Vocation

by Marlene J. Geary
Chair, Sunday Services Committee
Unitarian Universalist Society: East
Manchester, CT, USA

“Vocation at its deepest level is not, ‘Oh, boy, I get to go to this strange place where I have to learn a new way to live and where no one, including me, under­stands what I’m doing.’ Vocation at its deepest level is, “This is something I can’t not do, for reasons I’m unable to explain to anyone else and don’t fully un­derstand myself but that are nonetheless compelling.”

– Parker Palmer

“The challenge for [Unitarian Universalists] is to make sure we are providing evidence of what we love and serve more than secretly. Actions speak louder than words. Do we care about conventional wisdom more than justice? Do we care about keeping up with our neighbors more than enlarging those who are truly our neighbors and inviting all persons to the party? Where are our hearts leading us, not just in secret, but here, publicly?

This challenge means we are talking about vocation— a calling to something. Here we are, having cove­nanted, having promised to affirm and promote these principles and draw upon these many traditions. Here we are answering this calling, which sometimes we might struggle to define, answering this calling here, to work in this church and in this faith.” – Rev. Naomi King

The ministry theme for January is vocation. This is at first glance a more secular choice for a theo­logical theme. We’re all familiar with the definitions of vocation – a life’s work, the purpose of a group, a strong inclination toward a particular state or a course of action. The word has been connected to a divine sense of work, traced to the Christian Bible.

But I am particularly interested in the etymol­ogy of the word for this month’s column.

The first known use of the word is from the 15th century. It comes from the late Middle English vocacio (1400-1500CE). This sourced from the Latin vocare, which meant a call or a summons. And vocare came from vox, which meant voice.

And what I see from tracing the etymology is that the call grew out of the voice. The voice became the call that became the vocation. The voice is the vo­cation. Out of the vocation comes the voice.

What is the voice?

The voice is what you hear inside you that calls you to grow, think, move, change, act.

The voice is what people hear together that causes movements, protests, changes. It founds new religions. Unitarians and Universalists heard a voice that they could not ignore and they answered the call to found a new religion. From this group vocation, they created a new voice that speaks to us today through the principles of Unitarian Universalism.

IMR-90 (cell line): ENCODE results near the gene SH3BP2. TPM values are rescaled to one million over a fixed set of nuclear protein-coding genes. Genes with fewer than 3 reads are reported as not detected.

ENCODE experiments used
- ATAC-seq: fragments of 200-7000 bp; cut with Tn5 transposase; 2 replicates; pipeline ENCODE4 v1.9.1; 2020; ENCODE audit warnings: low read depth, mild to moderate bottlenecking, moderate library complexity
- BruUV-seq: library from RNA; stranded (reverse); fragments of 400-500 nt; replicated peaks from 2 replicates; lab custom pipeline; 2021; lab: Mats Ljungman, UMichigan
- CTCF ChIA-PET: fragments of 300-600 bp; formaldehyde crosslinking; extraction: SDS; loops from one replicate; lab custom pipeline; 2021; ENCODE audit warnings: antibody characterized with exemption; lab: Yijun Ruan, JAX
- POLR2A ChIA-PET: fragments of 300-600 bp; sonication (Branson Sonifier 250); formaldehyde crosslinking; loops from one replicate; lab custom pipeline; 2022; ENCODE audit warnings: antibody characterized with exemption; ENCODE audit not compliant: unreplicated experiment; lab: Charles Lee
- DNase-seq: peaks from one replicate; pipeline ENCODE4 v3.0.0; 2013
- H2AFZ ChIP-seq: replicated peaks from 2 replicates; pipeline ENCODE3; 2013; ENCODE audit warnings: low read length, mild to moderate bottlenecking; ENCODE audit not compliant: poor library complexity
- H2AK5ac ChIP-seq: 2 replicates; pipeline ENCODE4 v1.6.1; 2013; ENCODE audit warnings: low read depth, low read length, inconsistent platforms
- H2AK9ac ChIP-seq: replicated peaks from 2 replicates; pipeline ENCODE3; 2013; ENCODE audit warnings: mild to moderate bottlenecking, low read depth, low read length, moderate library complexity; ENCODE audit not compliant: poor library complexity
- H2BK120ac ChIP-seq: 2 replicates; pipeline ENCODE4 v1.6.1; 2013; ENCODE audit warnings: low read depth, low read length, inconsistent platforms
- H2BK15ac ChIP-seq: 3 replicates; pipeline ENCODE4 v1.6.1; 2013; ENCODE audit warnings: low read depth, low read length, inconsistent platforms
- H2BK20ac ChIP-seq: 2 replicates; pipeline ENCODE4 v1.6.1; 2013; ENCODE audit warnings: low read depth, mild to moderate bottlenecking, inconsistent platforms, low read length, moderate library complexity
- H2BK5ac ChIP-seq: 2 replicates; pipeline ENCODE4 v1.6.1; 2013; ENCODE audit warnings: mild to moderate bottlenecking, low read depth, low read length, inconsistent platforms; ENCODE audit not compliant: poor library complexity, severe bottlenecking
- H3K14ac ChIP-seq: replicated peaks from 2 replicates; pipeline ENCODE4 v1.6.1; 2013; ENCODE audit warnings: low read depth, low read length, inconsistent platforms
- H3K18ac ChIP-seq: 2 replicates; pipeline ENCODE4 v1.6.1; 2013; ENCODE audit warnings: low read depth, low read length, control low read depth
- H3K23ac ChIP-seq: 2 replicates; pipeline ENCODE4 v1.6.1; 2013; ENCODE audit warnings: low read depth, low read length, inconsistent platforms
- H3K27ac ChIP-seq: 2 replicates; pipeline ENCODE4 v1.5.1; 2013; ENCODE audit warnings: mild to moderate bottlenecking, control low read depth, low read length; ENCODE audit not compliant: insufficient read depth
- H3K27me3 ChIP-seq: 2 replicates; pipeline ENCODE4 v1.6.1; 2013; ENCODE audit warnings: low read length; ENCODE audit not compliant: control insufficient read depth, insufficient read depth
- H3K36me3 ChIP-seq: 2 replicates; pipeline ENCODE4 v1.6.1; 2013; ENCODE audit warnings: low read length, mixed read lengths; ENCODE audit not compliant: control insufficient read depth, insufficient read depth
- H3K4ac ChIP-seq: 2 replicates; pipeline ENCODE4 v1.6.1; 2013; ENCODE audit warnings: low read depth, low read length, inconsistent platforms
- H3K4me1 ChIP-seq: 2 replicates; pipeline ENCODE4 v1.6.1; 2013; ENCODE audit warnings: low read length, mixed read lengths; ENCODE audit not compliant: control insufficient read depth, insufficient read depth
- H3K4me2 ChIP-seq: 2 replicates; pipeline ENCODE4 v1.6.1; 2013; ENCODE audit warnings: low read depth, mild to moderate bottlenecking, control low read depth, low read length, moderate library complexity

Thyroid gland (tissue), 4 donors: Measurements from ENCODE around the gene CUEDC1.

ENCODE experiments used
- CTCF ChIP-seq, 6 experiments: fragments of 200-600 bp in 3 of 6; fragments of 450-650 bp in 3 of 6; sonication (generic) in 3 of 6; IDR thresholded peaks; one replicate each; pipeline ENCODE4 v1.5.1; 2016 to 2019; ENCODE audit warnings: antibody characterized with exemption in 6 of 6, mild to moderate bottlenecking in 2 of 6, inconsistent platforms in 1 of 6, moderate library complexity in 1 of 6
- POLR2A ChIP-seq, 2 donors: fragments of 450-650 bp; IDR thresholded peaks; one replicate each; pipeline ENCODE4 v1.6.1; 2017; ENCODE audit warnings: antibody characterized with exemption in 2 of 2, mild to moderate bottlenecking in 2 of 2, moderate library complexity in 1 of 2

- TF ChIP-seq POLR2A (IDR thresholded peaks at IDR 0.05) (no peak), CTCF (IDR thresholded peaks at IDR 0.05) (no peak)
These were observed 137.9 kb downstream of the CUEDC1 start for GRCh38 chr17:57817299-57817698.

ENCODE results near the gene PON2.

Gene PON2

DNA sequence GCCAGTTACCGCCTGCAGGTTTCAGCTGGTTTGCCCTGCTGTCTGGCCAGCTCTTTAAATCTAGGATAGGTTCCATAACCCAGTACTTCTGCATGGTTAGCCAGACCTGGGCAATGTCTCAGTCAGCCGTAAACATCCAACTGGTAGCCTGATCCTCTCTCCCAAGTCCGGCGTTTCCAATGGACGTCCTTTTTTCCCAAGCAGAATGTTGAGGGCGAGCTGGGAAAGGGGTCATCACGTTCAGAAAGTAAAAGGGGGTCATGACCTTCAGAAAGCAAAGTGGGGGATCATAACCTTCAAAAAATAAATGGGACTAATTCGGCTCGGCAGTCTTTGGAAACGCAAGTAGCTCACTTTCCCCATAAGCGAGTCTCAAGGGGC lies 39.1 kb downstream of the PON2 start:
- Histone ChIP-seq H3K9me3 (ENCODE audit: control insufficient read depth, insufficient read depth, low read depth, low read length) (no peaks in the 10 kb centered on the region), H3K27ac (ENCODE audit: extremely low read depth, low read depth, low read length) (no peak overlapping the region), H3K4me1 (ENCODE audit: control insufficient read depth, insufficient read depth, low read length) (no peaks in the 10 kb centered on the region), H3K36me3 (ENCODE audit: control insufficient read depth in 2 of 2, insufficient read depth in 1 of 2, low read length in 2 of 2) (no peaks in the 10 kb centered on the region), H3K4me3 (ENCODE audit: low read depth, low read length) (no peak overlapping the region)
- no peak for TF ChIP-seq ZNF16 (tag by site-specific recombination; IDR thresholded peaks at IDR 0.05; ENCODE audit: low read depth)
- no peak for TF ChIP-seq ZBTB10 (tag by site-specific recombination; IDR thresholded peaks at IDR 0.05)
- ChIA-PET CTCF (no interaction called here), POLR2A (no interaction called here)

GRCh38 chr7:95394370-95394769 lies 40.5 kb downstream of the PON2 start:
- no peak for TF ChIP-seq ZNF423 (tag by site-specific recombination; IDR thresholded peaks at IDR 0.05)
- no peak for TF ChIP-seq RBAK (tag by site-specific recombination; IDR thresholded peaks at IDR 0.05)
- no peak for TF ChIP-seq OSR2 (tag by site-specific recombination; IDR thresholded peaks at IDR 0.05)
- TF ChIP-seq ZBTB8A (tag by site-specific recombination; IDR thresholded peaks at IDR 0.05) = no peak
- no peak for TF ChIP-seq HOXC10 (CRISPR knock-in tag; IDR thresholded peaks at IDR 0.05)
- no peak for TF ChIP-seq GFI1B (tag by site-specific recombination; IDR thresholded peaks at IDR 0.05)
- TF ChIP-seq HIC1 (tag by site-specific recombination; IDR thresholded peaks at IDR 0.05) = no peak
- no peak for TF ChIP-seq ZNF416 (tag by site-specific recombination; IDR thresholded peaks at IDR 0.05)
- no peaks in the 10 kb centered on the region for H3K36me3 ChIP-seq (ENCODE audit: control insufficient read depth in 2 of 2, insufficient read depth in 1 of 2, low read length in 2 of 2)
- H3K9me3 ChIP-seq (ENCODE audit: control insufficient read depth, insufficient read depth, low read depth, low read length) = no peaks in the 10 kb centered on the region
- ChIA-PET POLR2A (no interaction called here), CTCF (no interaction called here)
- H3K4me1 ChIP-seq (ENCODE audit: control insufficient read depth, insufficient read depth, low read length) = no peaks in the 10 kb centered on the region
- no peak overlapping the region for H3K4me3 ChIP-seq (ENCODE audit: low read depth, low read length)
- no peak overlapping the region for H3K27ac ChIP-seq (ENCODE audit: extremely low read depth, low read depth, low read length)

At some point, you made a deliberate decision to become a Unitarian Universalist. It might have been as a child, as an adult, as a senior. But something within in you spoke and you listened. It might have taken a few steps or many, but you followed the call to find a Unitarian Universalist congregation. And here you are today, at Unitarian Universalist Society: East.

So I would ask: now that you have been called here to be a part of this faith community, how are you participating in your vocation as a Unitarian Univer­salist? What is your work within this faith? The UU Principles begin with the statement “we affirm and promote”. If you affirm, do you also promote?

This vocational work of promoting the princi­ples is a core function of our covenant together. Uni­tarian Universalism is not a passive religion. At its heart is the deep justice work of building equity and compassion in human relations. At its heart is a stag­gering goal of a peaceful world community. The voices of Unitarian Universalists are heard the world over, promoting these principles.

This is the vocation of the faith community of which you are a part. I invite you to listen to your voice and ask where your UU voice fits into that com­munity vocation. What is your UU vocation? Where is your voice heard? Where is your voice not being heard?

If you are proud of this church, become its advocate. If you are concerned for it future, share its message.  If its values resonate deep within you, give it a meas­ure of your devotion. This church cannot survive without your faith, your confidence, your enthusiasm. Its destiny, the larger hope, rests in your hands.

-Michael A. Schuler

Vocation

Using vocation as a ministry theme allows us to consider that vocation can be a spiritual practice. We will explore the idea that the vocation one is called to does not exist in a vacuum: it’s always in community with others, potentially offering an effective way to expand multiculturalist understanding.